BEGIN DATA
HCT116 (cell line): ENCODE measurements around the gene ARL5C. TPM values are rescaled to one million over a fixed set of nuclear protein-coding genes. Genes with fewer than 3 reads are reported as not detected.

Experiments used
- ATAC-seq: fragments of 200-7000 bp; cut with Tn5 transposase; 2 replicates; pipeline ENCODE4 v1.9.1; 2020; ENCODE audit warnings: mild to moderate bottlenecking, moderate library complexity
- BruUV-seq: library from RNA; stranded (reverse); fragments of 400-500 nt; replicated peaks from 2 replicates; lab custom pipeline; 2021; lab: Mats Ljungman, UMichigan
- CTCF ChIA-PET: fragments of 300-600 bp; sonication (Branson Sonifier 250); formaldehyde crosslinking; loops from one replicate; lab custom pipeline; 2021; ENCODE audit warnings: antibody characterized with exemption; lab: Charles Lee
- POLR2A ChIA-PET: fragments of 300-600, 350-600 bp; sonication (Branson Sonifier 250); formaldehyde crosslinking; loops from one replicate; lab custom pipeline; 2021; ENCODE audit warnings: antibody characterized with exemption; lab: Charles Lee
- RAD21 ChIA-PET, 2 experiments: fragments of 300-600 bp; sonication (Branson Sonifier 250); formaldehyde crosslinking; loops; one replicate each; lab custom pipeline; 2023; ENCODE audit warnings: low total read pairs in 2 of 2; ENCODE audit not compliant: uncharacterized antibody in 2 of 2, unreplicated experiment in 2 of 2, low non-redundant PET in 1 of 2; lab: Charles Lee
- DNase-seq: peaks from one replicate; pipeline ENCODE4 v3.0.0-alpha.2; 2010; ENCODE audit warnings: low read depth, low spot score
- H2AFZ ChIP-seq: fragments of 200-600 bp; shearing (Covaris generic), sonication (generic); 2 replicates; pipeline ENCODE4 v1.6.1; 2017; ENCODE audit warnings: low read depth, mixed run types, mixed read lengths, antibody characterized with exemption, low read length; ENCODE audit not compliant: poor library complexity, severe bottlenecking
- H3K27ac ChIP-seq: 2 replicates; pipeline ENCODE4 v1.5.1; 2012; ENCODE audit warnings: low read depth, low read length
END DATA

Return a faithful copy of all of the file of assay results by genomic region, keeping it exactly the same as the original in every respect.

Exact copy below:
HCT116 (cell line): ENCODE measurements around the gene ARL5C. TPM values are rescaled to one million over a fixed set of nuclear protein-coding genes. Genes with fewer than 3 reads are reported as not detected.

Experiments used
- ATAC-seq: fragments of 200-7000 bp; cut with Tn5 transposase; 2 replicates; pipeline ENCODE4 v1.9.1; 2020; ENCODE audit warnings: mild to moderate bottlenecking, moderate library complexity
- BruUV-seq: library from RNA; stranded (reverse); fragments of 400-500 nt; replicated peaks from 2 replicates; lab custom pipeline; 2021; lab: Mats Ljungman, UMichigan
- CTCF ChIA-PET: fragments of 300-600 bp; sonication (Branson Sonifier 250); formaldehyde crosslinking; loops from one replicate; lab custom pipeline; 2021; ENCODE audit warnings: antibody characterized with exemption; lab: Charles Lee
- POLR2A ChIA-PET: fragments of 300-600, 350-600 bp; sonication (Branson Sonifier 250); formaldehyde crosslinking; loops from one replicate; lab custom pipeline; 2021; ENCODE audit warnings: antibody characterized with exemption; lab: Charles Lee
- RAD21 ChIA-PET, 2 experiments: fragments of 300-600 bp; sonication (Branson Sonifier 250); formaldehyde crosslinking; loops; one replicate each; lab custom pipeline; 2023; ENCODE audit warnings: low total read pairs in 2 of 2; ENCODE audit not compliant: uncharacterized antibody in 2 of 2, unreplicated experiment in 2 of 2, low non-redundant PET in 1 of 2; lab: Charles Lee
- DNase-seq: peaks from one replicate; pipeline ENCODE4 v3.0.0-alpha.2; 2010; ENCODE audit warnings: low read depth, low spot score
- H2AFZ ChIP-seq: fragments of 200-600 bp; shearing (Covaris generic), sonication (generic); 2 replicates; pipeline ENCODE4 v1.6.1; 2017; ENCODE audit warnings: low read depth, mixed run types, mixed read lengths, antibody characterized with exemption, low read length; ENCODE audit not compliant: poor library complexity, severe bottlenecking
- H3K27ac ChIP-seq: 2 replicates; pipeline ENCODE4 v1.5.1; 2012; ENCODE audit warnings: low read depth, low read length